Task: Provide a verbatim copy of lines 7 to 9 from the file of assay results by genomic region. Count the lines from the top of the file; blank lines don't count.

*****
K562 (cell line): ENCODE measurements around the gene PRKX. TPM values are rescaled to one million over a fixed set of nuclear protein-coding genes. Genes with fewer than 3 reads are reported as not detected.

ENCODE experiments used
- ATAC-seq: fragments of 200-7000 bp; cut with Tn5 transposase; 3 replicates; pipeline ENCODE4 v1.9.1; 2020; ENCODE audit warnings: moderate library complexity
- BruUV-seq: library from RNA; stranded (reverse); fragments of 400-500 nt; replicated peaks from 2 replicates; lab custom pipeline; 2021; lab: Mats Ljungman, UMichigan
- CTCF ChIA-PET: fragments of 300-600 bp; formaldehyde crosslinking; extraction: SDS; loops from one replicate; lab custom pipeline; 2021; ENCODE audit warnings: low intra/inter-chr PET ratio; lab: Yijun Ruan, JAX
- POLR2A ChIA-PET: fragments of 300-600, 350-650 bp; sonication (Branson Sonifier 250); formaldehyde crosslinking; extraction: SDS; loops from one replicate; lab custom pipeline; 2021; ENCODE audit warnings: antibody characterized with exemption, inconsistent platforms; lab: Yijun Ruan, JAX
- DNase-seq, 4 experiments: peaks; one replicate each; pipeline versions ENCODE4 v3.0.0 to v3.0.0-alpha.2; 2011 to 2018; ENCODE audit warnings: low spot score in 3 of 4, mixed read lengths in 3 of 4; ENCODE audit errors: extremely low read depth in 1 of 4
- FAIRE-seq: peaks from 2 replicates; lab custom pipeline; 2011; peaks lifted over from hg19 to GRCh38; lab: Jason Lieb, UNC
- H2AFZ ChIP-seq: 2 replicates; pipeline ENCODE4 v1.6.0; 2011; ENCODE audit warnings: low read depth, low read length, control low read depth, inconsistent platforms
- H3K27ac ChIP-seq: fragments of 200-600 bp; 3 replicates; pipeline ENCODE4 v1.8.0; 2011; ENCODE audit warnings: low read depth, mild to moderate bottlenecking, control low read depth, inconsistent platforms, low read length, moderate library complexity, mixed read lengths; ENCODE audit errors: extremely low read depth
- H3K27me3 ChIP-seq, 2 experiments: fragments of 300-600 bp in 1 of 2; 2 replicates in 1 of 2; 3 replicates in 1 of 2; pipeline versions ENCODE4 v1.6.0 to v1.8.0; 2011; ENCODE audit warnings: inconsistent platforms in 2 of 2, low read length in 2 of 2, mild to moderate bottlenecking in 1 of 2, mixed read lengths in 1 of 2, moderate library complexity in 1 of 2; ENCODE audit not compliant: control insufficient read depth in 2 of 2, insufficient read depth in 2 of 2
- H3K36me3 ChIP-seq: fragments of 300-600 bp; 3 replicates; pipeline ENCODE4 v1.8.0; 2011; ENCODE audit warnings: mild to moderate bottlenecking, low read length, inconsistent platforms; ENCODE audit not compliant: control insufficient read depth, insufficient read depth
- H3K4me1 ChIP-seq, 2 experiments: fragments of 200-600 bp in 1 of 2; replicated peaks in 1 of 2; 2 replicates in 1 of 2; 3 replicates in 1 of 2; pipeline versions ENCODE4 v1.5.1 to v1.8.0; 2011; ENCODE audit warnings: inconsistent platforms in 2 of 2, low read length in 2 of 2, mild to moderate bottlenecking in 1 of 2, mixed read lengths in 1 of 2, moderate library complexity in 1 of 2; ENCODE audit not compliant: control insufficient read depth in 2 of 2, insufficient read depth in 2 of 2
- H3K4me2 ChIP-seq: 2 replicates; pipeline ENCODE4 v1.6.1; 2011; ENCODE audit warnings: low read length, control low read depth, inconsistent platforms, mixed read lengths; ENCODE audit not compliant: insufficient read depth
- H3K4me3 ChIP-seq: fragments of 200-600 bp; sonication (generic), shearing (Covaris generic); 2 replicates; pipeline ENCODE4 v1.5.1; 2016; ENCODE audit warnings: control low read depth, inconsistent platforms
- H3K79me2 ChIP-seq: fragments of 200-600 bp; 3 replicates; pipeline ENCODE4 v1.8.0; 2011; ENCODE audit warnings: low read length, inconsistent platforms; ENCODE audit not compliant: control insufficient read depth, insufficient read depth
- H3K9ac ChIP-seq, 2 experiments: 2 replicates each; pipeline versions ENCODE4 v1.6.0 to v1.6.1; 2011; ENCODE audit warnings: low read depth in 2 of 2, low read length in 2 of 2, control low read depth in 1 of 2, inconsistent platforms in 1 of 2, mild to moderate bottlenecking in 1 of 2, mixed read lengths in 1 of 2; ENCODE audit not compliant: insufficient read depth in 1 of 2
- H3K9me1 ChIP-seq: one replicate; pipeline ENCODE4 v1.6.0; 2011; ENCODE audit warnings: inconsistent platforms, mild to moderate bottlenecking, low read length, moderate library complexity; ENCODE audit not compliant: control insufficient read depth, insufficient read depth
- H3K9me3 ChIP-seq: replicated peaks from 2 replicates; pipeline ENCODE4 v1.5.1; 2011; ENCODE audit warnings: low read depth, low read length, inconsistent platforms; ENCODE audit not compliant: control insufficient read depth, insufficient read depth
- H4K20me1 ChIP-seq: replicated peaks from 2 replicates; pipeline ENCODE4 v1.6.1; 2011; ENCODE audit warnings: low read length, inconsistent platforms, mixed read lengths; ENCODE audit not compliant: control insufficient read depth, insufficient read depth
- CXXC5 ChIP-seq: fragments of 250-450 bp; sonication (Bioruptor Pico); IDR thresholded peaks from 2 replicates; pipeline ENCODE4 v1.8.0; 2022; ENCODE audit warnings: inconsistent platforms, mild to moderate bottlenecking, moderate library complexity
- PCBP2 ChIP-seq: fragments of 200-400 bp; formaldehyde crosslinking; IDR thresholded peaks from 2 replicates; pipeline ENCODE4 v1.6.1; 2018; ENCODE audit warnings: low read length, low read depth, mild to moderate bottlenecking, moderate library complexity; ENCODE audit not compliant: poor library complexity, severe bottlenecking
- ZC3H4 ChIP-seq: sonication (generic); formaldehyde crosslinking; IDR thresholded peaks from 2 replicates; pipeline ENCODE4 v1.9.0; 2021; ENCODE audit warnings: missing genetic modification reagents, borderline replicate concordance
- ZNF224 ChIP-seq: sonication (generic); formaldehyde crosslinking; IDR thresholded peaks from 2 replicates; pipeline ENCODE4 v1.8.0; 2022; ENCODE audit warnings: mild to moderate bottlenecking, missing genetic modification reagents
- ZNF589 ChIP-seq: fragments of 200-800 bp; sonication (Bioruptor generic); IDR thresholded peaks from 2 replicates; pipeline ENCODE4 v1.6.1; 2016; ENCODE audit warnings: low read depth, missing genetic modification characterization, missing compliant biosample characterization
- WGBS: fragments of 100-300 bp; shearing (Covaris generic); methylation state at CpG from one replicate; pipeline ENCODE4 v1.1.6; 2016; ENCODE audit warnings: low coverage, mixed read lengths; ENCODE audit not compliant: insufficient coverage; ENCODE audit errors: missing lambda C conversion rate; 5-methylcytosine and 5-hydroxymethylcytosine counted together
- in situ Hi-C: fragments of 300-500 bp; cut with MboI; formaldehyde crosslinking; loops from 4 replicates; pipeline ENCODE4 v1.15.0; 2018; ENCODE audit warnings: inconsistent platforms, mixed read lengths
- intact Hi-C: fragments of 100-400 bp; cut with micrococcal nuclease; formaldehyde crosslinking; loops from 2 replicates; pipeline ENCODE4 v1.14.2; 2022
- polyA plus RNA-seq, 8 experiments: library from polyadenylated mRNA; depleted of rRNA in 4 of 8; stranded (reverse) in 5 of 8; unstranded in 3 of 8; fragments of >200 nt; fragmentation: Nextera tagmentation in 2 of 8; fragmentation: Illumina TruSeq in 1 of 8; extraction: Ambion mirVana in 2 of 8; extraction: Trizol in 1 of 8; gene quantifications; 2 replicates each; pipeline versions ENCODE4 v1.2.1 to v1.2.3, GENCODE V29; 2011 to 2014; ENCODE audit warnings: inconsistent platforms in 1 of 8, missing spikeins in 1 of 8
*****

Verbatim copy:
- DNase-seq, 4 experiments: peaks; one replicate each; pipeline versions ENCODE4 v3.0.0 to v3.0.0-alpha.2; 2011 to 2018; ENCODE audit warnings: low spot score in 3 of 4, mixed read lengths in 3 of 4; ENCODE audit errors: extremely low read depth in 1 of 4
- FAIRE-seq: peaks from 2 replicates; lab custom pipeline; 2011; peaks lifted over from hg19 to GRCh38; lab: Jason Lieb, UNC
- H2AFZ ChIP-seq: 2 replicates; pipeline ENCODE4 v1.6.0; 2011; ENCODE audit warnings: low read depth, low read length, control low read depth, inconsistent platforms